たまらないー>unbearable
〜くなるー> to become (adjective); たまらなくなる, to become unbearable. おもしろくなる, to become interesting.
http://www.guidetojapanese.org/enduring.html#part6<-- Tae Kim also has an explanation of てくる. In this case it's being used with the sense of time expressions moving forward or coming up to the present, like his example,
色々な人と付き合ってきたけど、いい人はまだ見つからない。

So, when she started out sitting on the embankment, she wasn't unbearably bored yet, but as time goes on it's getting worse and worse and now at this moment it has become unbearable.

で with a な-adjective works like putting a verb into て-form so that it can link with the rest of the sentence. It's almost like だ except that you can use it when there's something else coming in the sentence.


Yeah, I realize I'm having a lot of trouble considering it's the first sentence, but I'm pretty determined and hope that I'll pick up quite a bit, and thus have an easier time as I go on.

Edit: I suppose I should attempt a full sentence in an attempt to catch the general idea: "At the time Alice was on the embankment, she sat next to her sister, but she was doing nothing and the boredom was unbearable." There's probably a better way to word it, I'm likely missing something, and possible made some mistakes.


I think there may be a mismatch of expectations with your teacher. I don't mean this to be rude, at all, so please don't take it that way, but I think that when students are asked to translate things they don't have the grammar to deal with, it's not such a great idea. And I would certainly expect someone to know the 〜いた form before trying to translate something.

Anyway, I'll put my own translation behind spoiler text:
Spoiler:
"At that time, Alice was sitting next to her sister on the embankment, but she had nothing to do and she was becoming unbearably bored."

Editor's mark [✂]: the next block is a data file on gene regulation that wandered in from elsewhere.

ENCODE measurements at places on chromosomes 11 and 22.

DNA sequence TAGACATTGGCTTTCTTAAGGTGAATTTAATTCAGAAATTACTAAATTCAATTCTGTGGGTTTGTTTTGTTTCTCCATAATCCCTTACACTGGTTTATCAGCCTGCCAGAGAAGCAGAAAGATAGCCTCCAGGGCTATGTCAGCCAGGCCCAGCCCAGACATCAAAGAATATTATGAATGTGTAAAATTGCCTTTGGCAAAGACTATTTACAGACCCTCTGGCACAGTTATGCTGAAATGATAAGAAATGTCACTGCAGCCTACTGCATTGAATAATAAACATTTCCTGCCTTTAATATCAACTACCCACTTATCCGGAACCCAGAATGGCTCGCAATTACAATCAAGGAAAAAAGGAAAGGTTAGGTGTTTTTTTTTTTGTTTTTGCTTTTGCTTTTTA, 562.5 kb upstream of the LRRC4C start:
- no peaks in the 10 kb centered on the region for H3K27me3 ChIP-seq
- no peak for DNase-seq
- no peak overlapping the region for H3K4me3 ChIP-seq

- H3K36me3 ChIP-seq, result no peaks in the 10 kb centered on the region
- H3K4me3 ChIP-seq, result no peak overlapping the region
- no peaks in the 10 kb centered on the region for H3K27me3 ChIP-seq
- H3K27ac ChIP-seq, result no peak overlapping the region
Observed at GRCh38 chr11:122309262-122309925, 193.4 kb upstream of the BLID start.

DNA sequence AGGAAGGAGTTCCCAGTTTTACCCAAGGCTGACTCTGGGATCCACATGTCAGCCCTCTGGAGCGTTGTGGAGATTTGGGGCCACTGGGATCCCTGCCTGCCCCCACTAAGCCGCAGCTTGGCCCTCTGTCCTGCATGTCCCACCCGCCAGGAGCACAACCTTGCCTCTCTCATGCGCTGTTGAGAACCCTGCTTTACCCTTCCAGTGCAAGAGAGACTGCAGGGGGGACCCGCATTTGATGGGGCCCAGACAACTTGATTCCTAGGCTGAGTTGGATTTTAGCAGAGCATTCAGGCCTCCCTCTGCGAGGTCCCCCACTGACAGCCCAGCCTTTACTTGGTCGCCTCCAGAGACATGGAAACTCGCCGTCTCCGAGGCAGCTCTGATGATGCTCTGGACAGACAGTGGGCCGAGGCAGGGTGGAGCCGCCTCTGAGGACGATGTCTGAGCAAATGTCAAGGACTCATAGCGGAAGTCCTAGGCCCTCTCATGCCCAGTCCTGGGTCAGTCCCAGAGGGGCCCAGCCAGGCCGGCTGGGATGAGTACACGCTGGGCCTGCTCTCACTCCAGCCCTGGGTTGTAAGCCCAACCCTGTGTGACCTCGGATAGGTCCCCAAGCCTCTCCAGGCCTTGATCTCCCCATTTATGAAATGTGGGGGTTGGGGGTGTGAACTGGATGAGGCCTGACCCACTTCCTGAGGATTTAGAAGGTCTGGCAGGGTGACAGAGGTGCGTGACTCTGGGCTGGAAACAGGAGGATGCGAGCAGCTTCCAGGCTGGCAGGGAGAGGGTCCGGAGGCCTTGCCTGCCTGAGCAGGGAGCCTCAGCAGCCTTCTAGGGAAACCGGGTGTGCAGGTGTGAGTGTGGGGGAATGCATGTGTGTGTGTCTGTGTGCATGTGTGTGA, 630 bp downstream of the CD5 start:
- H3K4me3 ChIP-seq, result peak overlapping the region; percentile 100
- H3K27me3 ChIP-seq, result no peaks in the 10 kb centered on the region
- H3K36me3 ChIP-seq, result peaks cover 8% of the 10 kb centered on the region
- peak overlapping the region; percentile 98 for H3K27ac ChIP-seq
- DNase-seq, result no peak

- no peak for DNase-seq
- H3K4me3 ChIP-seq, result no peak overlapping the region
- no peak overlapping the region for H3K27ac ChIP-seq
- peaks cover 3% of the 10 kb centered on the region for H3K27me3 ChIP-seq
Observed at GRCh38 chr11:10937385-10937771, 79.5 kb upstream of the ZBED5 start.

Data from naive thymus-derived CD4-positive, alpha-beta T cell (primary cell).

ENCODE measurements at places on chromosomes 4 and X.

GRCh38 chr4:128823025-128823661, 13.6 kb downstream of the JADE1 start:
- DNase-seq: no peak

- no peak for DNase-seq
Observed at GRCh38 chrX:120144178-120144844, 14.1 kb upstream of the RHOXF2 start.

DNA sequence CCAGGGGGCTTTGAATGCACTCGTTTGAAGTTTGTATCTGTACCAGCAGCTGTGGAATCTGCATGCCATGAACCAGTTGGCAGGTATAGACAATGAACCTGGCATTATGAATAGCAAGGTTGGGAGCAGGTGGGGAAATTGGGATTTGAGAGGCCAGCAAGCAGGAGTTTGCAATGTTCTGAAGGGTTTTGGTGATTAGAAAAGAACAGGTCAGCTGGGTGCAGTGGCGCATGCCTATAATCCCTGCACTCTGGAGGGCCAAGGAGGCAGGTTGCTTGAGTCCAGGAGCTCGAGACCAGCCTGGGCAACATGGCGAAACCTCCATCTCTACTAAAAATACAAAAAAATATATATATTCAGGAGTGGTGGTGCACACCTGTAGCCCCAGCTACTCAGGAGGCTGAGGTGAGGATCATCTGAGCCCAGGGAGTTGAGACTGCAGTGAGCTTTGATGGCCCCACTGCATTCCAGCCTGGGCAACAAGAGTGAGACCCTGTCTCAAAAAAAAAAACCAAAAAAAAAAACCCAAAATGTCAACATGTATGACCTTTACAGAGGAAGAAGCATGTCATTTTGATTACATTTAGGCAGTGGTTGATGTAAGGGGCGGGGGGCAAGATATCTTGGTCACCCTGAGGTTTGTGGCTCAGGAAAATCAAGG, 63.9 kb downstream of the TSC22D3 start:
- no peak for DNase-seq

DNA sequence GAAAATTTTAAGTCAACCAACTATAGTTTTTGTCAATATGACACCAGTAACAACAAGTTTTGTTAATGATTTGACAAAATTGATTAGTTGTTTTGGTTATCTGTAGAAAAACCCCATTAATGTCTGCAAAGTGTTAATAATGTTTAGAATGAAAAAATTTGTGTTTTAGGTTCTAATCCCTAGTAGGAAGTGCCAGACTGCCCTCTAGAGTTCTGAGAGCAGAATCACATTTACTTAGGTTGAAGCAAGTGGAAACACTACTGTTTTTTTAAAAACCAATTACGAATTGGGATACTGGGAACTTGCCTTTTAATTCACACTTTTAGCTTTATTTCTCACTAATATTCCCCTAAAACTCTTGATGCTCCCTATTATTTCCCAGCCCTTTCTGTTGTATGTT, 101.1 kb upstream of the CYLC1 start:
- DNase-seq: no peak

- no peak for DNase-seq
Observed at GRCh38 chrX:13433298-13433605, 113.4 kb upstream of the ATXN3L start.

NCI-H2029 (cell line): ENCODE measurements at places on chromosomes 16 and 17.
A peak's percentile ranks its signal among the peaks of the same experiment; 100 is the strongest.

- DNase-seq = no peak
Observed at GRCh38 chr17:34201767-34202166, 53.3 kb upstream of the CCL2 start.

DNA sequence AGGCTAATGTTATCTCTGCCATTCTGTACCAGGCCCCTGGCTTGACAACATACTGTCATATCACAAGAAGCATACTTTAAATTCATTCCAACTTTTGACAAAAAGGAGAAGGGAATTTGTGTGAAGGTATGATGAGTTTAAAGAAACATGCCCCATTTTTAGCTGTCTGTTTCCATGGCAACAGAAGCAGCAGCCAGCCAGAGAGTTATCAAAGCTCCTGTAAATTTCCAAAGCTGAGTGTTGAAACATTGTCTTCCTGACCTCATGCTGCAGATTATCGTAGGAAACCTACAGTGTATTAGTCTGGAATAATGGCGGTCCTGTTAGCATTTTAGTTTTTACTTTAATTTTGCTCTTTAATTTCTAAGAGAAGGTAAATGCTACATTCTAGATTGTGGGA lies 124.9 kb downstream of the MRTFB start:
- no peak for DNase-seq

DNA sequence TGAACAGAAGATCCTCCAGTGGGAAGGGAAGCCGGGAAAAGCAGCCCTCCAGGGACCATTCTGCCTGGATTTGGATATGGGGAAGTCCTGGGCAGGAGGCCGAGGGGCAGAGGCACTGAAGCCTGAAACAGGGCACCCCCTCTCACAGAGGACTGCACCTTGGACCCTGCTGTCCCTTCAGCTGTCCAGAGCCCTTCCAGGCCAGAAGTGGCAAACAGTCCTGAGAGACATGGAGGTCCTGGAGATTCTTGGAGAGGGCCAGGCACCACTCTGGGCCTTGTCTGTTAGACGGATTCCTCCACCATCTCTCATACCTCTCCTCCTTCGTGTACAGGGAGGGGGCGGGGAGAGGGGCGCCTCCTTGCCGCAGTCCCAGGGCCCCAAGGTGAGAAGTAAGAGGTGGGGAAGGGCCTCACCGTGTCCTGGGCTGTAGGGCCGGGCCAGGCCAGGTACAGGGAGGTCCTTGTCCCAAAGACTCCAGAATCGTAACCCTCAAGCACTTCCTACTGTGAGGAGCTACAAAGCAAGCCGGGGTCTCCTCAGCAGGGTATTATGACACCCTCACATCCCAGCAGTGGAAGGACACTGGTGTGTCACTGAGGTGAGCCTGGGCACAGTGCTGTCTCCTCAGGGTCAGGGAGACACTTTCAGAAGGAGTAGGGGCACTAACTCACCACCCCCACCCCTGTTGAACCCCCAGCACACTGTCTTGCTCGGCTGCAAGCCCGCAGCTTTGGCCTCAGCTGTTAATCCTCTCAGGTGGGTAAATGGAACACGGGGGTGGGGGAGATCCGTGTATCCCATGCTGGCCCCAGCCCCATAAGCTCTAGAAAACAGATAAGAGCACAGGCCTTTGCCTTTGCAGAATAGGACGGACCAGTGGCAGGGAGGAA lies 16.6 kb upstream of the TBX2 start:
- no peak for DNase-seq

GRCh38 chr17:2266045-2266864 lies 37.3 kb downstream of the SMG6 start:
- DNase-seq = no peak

(I don't know if there is a really good literal way to translate たいくつでたまらなくなってきて. The literal meaning is closer to, "She was bored, and it was becoming unbearable.")
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Re: 不思議の国のアリス

Postby lonelytraveler8 » Fri 10.16.2009 11:15 am

I want to give a big thanks to everyone. Of course I know about ~ている, but as far as past tense is concerned, I realized when reading your comments that I only know the polite form. That's an easy enough fix.

The rest of your comments confirmed some things I suspected or explained things I actually knew, but didn't get for one reason or another (the opening で followed by a comma threw me off, only one part of the sentence followed by し, etc). Only the last piece actually has anything really new to me, so I'm going to follow the links one of you gave and read on it.

Fillanzia, neither my teacher nor myself knew what level this story would be at when she ordered it. If it proves too difficult, then we're going to look into other options. The only thing we know is that I've completed, on my own, all of the course material offered at my school and I can and will continue to study my textbooks on my own. So this is sort of like a guided, independent project that's separate from the rest of the class and my personal studies. Also, thanks for letting me know that し does not require multiple explanations. I do know how し is used as a particle, but I was confused because there is only one!